@Director Honda is a Revolutionary Figure Messages
It was 1977 when I wrote my first letter to Director Honda, during the time when I was editing a supplement volume titled "The G Project Storyboards" (pictorial sketches of the first "Godzilla" film 1954) for the fanzine "Kaiju Club". Upon restoring the storyboards of "Godzilla", I requested for him to write a manuscript, to which he happily agreed. This manuscript was written on two postcards, words packed from end to end.  This text was overflowing with positive thoughts to young monster film fans, which later became the starting point of monster film research.  To this day, I cherish these two postcards and they are kept in a very safe place.

A few years later, I was editing a MUCC book titled "The Giant Star of SFX: Godzilla", which was part of Asahi Sonorama's "Fantastic Collection" series.  Once again, I requested for him to write something, and I received a manuscript. In those days, we were not able to freely print photos using the photo negatives of stills, which were all still stored at the Toho AD Center. Instead, there existed these photo books for each film in the Toho PR department, just scrapbooks with photos pasted in them.  These were not perfect, but were all hand-made by Mr. Hayashi, Mr. Honma, Mr. Ikeda and Mr. Inazumi of the Production PR Dept., all of who loved Kurosawa and monster films. Whenever still photographs of monster films were used for magazines and books, they would be selected out of these books, per work, and then printed (if a particular film did not have a coinciding book, obviously there were no photos available for use).

This is around the time when I realized that there must be many other great photos which exist, not in the possession of Toho but rather taken by various staff. So I asked Director Honda to show me the photos he owned, and I duplicated photos which I wanted to use.  I do not recall exactly what month it was, but with Shinsuke Nakajima's help I copied the photos at the director's home.  As we were working, the sun had gone down.  Since we had no flashlights and it was continuing to get dark outside, the director asked with concern "Are you guys going to be alright?".  I clearly remember this moment.
    
There were a few photos I had neglected to copy at that time, which I regretted later.  So years later, upon editing the book "Ishiro Honda's Complete Works", I hired the professional photographer Akinori Nakashima to duplicate all of the photos.  And I still have all of the photo negatives today.

Such a cooperative stance as this may have been a given for Director Honda. Since then, books of all sorts about Toho monster films have been published, and I had been part of the planning for a few. I believe Director Honda's big heartedness and gentle personality are reflected in both his works and these publications. We started as amateurs and eventually turned into professionals. But Director Honda never changed his attitude towards us. There was always a mature style about him.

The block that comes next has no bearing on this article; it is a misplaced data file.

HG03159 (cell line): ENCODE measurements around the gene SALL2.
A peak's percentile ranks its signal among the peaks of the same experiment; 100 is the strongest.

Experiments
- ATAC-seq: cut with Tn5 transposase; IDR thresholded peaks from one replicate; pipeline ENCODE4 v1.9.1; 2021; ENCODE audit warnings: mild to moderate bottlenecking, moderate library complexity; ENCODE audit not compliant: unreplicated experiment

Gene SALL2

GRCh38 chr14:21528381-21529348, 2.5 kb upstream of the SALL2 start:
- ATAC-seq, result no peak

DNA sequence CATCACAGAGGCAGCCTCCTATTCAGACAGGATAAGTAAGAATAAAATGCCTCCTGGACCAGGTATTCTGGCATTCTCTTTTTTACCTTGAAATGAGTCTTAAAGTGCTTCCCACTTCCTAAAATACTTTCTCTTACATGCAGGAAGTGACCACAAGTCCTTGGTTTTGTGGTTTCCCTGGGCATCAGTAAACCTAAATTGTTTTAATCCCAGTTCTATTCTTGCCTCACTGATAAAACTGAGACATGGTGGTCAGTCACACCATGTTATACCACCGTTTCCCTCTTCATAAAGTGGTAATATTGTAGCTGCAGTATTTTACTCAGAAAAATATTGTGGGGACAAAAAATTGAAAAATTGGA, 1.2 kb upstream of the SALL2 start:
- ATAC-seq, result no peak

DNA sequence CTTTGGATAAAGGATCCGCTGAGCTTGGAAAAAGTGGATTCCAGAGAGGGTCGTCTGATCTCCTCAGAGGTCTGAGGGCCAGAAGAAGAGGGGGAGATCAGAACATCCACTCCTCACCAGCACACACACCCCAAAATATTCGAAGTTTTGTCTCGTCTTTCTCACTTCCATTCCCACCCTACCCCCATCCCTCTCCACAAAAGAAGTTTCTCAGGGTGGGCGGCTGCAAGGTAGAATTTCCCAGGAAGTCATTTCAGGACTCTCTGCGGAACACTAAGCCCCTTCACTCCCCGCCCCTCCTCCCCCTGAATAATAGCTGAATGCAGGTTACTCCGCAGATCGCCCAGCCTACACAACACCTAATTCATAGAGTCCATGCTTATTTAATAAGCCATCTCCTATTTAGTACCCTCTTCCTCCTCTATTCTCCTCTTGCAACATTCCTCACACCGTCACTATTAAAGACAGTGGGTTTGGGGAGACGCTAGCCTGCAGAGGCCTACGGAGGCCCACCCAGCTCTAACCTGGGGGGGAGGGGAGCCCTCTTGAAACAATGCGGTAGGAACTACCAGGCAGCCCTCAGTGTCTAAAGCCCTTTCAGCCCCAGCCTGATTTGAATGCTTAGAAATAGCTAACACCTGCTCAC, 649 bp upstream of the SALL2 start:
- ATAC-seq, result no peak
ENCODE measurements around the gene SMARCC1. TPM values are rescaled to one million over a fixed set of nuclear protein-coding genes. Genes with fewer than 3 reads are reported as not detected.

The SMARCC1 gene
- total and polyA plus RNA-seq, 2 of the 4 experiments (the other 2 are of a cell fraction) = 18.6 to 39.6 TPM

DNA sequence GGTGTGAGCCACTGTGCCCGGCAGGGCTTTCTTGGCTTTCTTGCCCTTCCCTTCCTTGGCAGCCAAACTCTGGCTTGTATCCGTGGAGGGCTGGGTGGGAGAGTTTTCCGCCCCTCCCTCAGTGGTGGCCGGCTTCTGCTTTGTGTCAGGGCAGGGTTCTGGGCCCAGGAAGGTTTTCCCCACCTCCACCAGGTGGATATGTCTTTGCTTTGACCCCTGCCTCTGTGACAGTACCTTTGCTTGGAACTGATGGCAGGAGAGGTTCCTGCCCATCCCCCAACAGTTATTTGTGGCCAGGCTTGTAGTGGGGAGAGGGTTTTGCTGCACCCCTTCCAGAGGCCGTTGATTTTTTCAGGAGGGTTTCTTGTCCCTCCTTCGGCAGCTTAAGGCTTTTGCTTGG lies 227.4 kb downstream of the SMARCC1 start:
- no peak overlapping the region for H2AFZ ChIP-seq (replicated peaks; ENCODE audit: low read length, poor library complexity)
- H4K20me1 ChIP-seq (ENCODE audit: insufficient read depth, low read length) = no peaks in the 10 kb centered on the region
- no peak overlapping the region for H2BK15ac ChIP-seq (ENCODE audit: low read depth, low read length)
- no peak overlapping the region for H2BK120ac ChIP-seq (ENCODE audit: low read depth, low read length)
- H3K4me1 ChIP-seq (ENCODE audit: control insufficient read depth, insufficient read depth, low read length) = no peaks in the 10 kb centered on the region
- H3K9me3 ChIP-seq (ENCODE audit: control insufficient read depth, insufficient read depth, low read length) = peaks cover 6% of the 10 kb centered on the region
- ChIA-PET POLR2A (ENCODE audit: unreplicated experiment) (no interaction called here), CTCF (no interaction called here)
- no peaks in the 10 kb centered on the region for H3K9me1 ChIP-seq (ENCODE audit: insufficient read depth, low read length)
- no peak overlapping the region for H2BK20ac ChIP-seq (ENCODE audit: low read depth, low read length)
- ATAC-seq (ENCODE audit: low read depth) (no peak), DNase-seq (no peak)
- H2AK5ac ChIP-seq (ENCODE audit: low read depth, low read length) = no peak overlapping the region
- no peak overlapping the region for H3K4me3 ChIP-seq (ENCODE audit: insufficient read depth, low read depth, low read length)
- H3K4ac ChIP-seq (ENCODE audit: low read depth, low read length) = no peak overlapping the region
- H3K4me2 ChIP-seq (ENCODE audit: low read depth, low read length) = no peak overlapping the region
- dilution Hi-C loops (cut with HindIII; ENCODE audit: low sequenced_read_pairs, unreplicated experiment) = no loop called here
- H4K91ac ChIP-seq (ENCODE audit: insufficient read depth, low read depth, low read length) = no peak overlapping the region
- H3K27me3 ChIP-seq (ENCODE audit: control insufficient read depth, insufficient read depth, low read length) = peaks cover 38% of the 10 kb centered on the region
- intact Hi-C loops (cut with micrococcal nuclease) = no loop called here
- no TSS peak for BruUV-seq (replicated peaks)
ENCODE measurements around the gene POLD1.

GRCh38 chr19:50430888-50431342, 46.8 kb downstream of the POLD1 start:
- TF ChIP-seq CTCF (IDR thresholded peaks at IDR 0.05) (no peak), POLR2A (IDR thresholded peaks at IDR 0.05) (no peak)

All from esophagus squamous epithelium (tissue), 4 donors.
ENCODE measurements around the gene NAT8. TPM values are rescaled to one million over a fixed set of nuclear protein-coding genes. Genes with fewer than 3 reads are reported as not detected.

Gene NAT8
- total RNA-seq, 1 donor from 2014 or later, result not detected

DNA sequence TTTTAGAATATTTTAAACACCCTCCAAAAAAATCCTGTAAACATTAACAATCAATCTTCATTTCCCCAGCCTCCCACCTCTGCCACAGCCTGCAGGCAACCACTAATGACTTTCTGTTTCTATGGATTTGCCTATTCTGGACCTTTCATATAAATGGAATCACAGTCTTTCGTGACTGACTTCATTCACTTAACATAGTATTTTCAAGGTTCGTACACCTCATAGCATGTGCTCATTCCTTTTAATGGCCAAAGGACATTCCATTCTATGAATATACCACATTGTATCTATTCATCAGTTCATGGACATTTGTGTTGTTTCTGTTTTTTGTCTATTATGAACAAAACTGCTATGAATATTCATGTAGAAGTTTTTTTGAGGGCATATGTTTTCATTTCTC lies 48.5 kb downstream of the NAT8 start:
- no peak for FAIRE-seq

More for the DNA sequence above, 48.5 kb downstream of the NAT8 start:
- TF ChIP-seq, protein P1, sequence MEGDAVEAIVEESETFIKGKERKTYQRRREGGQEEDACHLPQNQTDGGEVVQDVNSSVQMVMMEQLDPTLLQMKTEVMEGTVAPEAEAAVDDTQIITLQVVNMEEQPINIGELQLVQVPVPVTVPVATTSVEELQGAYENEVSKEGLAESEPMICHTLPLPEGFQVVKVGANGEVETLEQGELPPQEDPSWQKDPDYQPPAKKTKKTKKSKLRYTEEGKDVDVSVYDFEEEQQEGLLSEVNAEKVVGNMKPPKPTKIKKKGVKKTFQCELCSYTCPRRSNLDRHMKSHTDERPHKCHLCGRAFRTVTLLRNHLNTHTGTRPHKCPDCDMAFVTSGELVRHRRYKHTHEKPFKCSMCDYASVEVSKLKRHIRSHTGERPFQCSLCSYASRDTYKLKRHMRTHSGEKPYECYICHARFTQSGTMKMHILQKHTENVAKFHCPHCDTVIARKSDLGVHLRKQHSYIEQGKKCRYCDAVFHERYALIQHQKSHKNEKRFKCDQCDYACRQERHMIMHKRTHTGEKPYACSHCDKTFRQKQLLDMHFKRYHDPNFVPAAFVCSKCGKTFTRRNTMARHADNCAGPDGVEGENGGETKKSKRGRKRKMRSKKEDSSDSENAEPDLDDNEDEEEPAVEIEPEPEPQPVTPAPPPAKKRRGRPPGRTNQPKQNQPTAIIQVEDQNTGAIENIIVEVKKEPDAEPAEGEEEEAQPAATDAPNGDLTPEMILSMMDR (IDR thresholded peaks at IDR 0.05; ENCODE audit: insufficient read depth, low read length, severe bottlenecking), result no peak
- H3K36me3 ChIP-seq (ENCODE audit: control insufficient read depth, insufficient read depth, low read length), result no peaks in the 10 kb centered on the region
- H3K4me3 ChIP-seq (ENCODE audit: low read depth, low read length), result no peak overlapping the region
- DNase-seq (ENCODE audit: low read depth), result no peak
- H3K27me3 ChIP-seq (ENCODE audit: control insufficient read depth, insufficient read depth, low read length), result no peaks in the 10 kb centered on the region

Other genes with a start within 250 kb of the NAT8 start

Although I had not visited the director's home in Seijo that many times, I had helped out with some video productions at Toho Studios, Imagica and Sony PCL and hence had many opportunities to meet with him outside of this home.

To this day I cannot forget a particular episode, which took place 30 years ago. It was when I took three American fans to the Toho studio and made a visit to Director Honda, who was in the staff room of Team Kurosawa. When I opened the door, Director Honda and Director Kurosawa were having a friendly chat. But Director Honda quickly came out to the hallway and happily agreed to have a photo taken with all of us. (link to another account of this meeting) Furthermore, he kindly thought of us and asked "Would you like to meet Producer Tomoyuki Tanaka as well?". I was able to meet with Mr. Tanaka, who I had not seen in a while, which also made me quite happy.

Director Honda possessed this sort of kind side to him, but was also the type of person who would carry things out to the very end. Meaning, he is what the Chinese call "taijin"*, and what the Japanese call an "otona"*. Basically, he is "a man".  (* both are written in Chinese characters as "large" and "person", signifying "adult")

For one to not love the great works of such a man, he cannot be called a respectable "son of Japan / true Japanese male". I feel I have finally reached the base of a mountain, looking atop.  We may only be mere beings who are just dancing around in the palms of Director Honda. But if so, that is perfectly fine. To aim to reach such an aloof mountain as this Ishiro Honda, and to continue walking on this path may perhaps be a destiny given to all of us.

Ishiro Honda, along with Director Eiji Tsuburaya is a revolutionary film director who possess the power to change people's destinies.
..
Hiroshi Takeuchi

OBITUARY

Mr. Hiroshi Takeuchi, a special effects film researcher, author and a committee member of this website, has passed away on June 27, 2011 due to multiple organ failure at age 55.

Mr. Takeuchi had made great efforts in contributing many works in the field of SFX film reviews in Japan.  Works include his first mook (magazine book) titled "Honda Ishirō zen shigoto" (literal translation fo title:  Ishirō Honda Complete Works), "Tsuburaya Eiji no eiga sekai" (literal translation fo title:  Eiji Tsuburaya's World of Film), "Toho tokusatsu kaijū eiga taikan"  (literal translation fo title:  Toho SFX Monster Film Encyclopedia), other various research papers, photo collections, as well as editing/comprising/writing for soundtrack records.  We wish to express our deepest condolences.